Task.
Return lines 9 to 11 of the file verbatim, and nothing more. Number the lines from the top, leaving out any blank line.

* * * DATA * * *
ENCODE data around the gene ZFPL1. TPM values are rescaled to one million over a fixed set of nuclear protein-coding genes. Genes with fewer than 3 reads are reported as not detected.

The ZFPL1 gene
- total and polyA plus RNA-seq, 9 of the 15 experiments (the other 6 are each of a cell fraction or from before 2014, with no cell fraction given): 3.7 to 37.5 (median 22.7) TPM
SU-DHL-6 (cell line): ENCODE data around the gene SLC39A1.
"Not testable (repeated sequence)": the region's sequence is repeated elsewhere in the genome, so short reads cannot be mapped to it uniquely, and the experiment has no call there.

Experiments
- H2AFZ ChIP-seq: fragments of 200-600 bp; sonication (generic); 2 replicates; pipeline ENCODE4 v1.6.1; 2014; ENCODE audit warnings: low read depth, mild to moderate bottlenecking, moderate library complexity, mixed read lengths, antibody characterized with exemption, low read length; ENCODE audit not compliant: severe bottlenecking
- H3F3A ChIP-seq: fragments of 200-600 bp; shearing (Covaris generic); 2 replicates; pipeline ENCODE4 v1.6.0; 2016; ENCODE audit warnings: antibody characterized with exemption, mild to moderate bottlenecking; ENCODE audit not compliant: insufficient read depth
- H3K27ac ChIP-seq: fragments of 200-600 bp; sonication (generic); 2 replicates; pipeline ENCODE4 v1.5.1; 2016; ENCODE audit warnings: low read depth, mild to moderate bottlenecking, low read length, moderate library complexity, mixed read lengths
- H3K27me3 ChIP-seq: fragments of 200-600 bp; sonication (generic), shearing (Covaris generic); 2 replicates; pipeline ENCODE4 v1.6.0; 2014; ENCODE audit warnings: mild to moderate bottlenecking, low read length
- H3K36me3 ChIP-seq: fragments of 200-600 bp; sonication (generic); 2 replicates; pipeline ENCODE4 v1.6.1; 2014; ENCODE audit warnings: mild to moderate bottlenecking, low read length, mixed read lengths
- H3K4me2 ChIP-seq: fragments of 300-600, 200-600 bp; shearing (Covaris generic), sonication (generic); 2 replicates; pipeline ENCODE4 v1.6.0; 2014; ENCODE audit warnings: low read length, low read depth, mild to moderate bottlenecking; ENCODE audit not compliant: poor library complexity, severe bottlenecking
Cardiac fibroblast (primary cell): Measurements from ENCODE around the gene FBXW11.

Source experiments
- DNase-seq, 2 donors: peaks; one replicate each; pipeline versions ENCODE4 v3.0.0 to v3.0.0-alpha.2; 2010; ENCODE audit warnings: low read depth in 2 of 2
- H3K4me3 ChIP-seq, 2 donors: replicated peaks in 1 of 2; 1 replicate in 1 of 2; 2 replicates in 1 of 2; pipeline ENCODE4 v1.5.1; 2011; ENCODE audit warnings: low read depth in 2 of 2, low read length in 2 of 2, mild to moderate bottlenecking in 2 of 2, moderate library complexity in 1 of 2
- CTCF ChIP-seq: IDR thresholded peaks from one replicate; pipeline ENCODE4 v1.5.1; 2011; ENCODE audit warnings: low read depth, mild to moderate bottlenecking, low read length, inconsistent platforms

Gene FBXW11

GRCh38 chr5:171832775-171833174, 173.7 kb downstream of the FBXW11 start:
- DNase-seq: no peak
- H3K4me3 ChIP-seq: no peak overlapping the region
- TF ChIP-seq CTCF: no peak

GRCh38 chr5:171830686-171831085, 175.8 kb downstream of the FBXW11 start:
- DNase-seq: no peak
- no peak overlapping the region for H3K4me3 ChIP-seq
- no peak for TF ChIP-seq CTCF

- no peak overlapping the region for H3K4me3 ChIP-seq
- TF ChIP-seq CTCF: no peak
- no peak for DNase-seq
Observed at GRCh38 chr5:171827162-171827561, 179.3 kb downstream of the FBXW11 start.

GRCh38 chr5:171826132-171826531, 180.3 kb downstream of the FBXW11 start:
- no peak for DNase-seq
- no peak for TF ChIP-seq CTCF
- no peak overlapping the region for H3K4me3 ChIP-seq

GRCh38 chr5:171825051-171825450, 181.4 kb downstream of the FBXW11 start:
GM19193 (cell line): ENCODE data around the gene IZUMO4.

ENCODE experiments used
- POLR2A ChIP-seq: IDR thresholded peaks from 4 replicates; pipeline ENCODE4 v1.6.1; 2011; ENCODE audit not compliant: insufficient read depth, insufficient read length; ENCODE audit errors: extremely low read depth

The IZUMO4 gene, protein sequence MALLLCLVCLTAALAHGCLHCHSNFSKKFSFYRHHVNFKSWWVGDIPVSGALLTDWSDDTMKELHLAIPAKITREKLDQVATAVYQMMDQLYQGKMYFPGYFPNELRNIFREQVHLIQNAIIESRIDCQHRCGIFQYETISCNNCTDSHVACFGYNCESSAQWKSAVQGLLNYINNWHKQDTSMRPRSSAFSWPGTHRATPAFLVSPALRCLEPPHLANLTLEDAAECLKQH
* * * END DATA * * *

- H3K27ac ChIP-seq: fragments of 200-600 bp; sonication (generic); 2 replicates; pipeline ENCODE4 v1.5.1; 2016; ENCODE audit warnings: low read depth, mild to moderate bottlenecking, low read length, moderate library complexity, mixed read lengths
- H3K27me3 ChIP-seq: fragments of 200-600 bp; sonication (generic), shearing (Covaris generic); 2 replicates; pipeline ENCODE4 v1.6.0; 2014; ENCODE audit warnings: mild to moderate bottlenecking, low read length
- H3K36me3 ChIP-seq: fragments of 200-600 bp; sonication (generic); 2 replicates; pipeline ENCODE4 v1.6.1; 2014; ENCODE audit warnings: mild to moderate bottlenecking, low read length, mixed read lengths